“Dr. Baru, who was billed to receive the Forbes Oil & Gas Man of the Year Award 2017 in the British Capital, on Tuesday, flew back home to attend to what he described as a ‘matter of urgent national importance’.
“Speaking on the development shortly before his return to the country, he called on Nigerians to stop panic buying as the corporation was doing everything within its reach to address the situation,” Ughamadu reported the NNPC boss as saying.
Ughamadu said before leaving for London, Baru had directed that more truckloads of petroleum products be dispatched to various parts of the country to cushion the effects of excessive demand caused by panic buying.
The NNPC said the ex-depot petrol price of N133.38 per litre and the pump price of N143/N145 per litre had not changed, noting that the corporation had enough stock of fuel to ensure seamless supply and distribution of products across the country.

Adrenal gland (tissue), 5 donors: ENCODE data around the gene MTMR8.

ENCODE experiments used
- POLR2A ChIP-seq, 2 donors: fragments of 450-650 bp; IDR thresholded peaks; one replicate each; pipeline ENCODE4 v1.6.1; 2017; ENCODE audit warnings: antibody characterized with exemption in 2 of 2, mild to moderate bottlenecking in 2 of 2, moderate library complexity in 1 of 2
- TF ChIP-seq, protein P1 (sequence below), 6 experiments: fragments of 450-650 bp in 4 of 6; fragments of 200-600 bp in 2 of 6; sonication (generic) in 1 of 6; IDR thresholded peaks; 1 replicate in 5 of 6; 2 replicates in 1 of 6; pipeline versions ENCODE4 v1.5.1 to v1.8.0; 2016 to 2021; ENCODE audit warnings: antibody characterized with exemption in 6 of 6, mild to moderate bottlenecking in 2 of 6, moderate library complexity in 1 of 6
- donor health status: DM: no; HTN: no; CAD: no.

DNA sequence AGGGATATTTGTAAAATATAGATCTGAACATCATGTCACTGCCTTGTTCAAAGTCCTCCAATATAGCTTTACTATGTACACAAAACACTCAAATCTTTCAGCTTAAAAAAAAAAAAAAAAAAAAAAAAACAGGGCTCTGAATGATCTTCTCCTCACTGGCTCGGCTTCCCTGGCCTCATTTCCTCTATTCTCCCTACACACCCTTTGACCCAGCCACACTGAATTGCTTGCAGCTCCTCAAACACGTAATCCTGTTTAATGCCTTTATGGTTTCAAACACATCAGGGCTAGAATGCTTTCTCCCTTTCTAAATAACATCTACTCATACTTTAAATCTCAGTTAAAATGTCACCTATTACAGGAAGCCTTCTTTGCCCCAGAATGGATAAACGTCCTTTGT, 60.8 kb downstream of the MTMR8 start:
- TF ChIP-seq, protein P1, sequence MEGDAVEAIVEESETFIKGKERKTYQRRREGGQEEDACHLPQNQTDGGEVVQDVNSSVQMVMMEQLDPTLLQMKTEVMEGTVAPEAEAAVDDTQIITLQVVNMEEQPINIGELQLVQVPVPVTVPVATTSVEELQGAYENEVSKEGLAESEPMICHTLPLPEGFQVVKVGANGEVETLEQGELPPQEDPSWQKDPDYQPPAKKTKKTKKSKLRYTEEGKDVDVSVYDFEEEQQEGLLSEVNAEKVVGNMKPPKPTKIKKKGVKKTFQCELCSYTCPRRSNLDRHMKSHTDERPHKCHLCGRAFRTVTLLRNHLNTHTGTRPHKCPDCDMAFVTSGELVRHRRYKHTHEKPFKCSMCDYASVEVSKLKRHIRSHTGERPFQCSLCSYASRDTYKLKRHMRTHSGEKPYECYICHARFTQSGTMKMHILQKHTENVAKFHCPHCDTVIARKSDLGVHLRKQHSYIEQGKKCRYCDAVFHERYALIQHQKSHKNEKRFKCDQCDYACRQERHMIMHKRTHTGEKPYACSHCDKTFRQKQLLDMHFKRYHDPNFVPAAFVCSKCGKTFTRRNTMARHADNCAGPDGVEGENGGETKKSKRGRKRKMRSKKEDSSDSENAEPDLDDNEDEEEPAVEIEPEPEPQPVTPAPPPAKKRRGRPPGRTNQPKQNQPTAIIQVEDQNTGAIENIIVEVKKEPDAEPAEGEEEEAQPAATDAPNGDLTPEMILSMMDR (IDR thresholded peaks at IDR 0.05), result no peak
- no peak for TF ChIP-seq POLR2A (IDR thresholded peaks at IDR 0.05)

It assured Nigerians that the corporation had the full commitment of all downstream stakeholders, including petroleum marketers and industry unions, to cooperate in achieving zero fuel scarcity this season and beyond.
“We enjoin motorists and other users of petroleum products to disregard trending rumours of an impending fuel price hike as reported in some news platforms,” Ughamadu said.
Ughamadu had last week said 25 vessels laden with petroleum products were being expected to berth in Nigeria between now and January 2018 to further boost supplies.
He also said there were enough petroleum products in the country to last until the end of the year, which would aid a hitch-free movement of motorists during and beyond the festive season.